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Thread: Coconut milk solidified why? page 2

  1. #11
    magicmerl's Avatar
    magicmerl is offline Senior Member
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    Quote Originally Posted by jmosery View Post
    Ok so when a recipe calls for coconut milk do I just use the solid part on the recipe? Do I have to melt it or anything? I went to use it in an egg bake so assumed I would need it to be liquid to mix it
    If I'm putting it in a satay I mix it all up together. If I'm making a creamy dessert I exclude the whey (and use it in something else).
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  2. #12
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    Quote Originally Posted by jmosery View Post
    Ok so when a recipe calls for coconut milk do I just use the solid part on the recipe? Do I have to melt it or anything? I went to use it in an egg bake so assumed I would need it to be liquid to mix it
    Nah - no "melting" (unless you somehow found your can in the freezer...). Just cook with it a bit - you will get the hang of it quickly. I wish I could give much more specific advice, but I don't know what an "egg bake" is, although I can imagine.

    Also - read the labels on the different coconut milk cans. Some are "lite" coconut milk (= thinner fatty layer and more liquid). If the can does not say "lite" it will be the regular, more fatty coconut milk. (USA stores)

    sbhikes mentioned coconut "manna" - I just saw that in my health food store, but I have no experience with that, other than to say that it was in a glass jar, was solid at room temperature, and upon reading the label, has the actual coconut meat in it. Coconut milk is an extract of the coconut meat.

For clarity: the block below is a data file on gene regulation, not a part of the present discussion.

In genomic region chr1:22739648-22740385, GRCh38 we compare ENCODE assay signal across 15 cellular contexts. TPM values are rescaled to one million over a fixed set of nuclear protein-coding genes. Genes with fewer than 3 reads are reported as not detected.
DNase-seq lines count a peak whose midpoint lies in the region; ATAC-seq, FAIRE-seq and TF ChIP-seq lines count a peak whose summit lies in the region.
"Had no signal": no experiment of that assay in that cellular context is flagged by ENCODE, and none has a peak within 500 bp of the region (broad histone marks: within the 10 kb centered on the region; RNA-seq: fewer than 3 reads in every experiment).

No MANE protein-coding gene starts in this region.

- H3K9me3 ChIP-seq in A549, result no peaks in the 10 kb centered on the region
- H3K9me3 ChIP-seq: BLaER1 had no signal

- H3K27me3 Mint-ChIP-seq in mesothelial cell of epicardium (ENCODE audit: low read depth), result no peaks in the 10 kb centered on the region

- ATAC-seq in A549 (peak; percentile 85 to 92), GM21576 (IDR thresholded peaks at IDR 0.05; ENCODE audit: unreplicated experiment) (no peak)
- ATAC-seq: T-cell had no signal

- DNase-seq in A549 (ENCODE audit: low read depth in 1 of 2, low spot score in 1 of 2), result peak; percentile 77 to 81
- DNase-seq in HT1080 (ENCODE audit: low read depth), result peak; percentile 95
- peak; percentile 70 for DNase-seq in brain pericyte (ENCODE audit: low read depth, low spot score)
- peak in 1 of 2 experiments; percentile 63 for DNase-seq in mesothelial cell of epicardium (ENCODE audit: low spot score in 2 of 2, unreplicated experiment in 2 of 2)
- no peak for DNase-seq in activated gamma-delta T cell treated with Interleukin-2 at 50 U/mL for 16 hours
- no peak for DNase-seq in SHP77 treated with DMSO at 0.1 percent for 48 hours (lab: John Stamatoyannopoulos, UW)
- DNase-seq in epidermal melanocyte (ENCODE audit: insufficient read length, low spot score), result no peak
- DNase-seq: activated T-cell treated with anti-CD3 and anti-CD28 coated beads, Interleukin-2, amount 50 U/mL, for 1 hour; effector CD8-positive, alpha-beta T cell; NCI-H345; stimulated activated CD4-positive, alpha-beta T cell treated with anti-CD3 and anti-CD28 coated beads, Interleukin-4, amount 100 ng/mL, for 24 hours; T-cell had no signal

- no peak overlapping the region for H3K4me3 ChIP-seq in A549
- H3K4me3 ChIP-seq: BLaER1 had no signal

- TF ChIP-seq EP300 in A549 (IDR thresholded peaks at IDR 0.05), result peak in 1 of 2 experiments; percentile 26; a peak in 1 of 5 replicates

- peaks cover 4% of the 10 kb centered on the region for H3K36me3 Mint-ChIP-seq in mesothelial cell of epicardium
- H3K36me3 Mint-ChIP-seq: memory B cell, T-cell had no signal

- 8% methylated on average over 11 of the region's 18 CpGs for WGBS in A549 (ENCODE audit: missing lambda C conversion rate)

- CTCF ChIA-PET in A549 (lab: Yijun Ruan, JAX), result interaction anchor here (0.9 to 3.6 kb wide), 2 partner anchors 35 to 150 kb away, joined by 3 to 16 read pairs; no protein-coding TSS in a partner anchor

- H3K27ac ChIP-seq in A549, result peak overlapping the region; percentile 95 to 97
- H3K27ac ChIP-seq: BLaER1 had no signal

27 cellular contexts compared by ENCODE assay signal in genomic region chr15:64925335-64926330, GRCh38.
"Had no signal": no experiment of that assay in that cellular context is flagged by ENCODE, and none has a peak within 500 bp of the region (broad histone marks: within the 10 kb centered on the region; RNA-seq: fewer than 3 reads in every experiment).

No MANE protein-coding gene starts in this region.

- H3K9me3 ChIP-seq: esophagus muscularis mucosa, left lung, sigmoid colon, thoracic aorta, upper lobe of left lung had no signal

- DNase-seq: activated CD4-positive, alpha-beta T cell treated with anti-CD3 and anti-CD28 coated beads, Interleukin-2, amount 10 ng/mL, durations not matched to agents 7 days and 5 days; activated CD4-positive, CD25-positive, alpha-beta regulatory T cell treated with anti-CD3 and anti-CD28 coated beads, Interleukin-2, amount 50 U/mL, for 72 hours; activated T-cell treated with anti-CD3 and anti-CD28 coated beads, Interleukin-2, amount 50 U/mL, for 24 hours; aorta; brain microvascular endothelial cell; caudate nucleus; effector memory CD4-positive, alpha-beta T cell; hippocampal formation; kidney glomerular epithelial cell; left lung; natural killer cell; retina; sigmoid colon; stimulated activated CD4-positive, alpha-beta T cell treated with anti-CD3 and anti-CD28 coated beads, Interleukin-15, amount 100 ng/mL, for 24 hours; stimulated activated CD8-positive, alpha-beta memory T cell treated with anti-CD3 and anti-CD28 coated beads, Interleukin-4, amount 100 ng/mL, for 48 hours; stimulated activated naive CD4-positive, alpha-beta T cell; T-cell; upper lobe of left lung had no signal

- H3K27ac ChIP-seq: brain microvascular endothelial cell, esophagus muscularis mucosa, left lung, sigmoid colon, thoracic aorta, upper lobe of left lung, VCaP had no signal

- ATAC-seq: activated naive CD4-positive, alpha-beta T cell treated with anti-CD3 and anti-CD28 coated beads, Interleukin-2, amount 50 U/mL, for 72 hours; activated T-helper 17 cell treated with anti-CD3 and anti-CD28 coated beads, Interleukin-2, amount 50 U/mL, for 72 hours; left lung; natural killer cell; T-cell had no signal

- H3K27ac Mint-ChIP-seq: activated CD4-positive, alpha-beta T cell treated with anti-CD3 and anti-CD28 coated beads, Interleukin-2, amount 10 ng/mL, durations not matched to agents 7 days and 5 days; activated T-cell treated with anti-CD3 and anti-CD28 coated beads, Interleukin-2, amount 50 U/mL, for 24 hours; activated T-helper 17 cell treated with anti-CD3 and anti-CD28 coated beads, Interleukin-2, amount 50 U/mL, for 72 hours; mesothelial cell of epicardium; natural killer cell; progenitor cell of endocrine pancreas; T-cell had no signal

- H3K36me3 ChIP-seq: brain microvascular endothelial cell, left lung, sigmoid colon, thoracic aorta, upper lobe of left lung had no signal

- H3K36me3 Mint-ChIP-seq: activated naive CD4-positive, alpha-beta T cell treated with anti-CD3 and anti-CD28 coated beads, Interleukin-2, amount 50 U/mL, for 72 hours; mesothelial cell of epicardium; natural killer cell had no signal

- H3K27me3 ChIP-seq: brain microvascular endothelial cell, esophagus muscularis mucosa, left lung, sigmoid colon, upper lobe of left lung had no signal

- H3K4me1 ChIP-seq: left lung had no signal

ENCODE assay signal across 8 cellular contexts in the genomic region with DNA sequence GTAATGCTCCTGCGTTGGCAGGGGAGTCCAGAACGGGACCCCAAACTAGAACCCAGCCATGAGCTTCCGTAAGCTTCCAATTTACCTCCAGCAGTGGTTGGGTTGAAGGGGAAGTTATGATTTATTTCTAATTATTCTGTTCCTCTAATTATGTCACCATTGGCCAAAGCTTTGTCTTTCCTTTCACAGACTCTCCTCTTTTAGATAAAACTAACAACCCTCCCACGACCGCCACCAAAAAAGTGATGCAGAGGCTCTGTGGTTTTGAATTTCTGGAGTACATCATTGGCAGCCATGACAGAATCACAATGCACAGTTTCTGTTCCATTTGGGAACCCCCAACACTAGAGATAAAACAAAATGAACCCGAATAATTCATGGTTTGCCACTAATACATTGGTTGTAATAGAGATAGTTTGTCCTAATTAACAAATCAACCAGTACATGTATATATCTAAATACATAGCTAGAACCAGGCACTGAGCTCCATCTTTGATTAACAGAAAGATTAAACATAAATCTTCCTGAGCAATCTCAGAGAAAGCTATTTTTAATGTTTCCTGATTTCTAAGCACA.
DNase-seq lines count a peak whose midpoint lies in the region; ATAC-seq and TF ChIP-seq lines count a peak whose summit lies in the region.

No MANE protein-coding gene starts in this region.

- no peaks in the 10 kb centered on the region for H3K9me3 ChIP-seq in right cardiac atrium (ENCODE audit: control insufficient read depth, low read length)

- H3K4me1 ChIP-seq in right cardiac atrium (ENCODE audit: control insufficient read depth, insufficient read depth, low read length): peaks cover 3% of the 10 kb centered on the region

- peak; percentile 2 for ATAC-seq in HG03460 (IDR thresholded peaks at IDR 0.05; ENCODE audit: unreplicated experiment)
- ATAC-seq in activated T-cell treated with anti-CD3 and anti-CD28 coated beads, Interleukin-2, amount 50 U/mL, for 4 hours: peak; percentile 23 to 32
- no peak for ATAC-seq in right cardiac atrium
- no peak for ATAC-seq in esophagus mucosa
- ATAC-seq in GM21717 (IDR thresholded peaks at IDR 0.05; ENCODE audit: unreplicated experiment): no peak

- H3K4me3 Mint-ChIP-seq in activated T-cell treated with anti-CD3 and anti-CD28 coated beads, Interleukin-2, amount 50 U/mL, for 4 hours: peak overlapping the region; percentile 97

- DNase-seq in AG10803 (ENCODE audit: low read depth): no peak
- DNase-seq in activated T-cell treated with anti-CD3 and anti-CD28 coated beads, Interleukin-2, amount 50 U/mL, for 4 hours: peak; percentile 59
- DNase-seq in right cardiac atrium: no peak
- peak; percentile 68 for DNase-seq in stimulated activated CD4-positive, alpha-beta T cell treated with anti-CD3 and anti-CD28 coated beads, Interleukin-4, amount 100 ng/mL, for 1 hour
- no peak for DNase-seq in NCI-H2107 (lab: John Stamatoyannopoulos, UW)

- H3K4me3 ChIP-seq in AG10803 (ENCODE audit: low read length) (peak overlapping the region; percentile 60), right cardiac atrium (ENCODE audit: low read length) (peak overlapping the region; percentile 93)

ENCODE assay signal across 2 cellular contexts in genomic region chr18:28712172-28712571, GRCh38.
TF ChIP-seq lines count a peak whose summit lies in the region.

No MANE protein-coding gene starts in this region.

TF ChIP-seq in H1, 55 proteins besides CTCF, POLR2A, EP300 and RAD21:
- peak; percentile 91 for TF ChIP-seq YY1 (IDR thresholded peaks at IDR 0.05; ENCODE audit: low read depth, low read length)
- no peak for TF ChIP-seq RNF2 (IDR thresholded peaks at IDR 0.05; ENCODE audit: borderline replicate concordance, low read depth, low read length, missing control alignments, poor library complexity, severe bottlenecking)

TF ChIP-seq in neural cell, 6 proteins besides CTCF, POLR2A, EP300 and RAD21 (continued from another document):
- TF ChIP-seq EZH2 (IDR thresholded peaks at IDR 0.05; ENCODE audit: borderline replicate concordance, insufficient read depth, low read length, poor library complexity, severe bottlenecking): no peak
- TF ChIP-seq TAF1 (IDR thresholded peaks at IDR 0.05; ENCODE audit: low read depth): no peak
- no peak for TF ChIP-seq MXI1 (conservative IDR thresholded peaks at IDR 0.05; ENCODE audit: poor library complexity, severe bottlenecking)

3. #13
    cori93437's Avatar
    cori93437 is offline Senior Member
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    Heh... I always keep a can of coconut milk tucked into the refrigerator just so that it will be separated and firm enough to spoon the white part out easily whenever I want it.
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  4. #14
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    Also just one small tip, make sure you're not picking up coconut cream which is sweetened. I wondered one time why my entire can was solid when that never happened before, turns out I had grabbed some coconut cream out of the pantry that I didn't even know we had. It was one sweet curry we had that night. Doesn't sound like that's what happened, just fair warning in the future if you end up with a completely solid can.

  5. #15
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    In the winter my cans solidify, nothing to do with spoilage, I keep the house in the 60's. I just warm it up a bit in some water on the stove and shake before opening. Anything below 75f and at least some fat will separate out. The old gas stove w/ pilot was a good place to store it and the coconut butter to keep it soft. All electric now
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  6. #16
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    Quote Originally Posted by cori93437 View Post
    Heh... I always keep a can of coconut milk tucked into the refrigerator just so that it will be separated and firm enough to spoon the white part out easily whenever I want it.
    Me too. I strain out the water into a glass and drink it, then put the cream into a covered glass dish. Good on berries!

  7. #17
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    It's a saturated fat. It becomes a solid below a certain temperature.

    I put my coconut milk cans in the fridge for this purpose. I eat the solid part and throw away the water. Yummy...

  8. #18
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    Cause it's tasty tasty fat! Take it out of the cupboard and put it in a room temp place or a slightly warm place and it'll melt.

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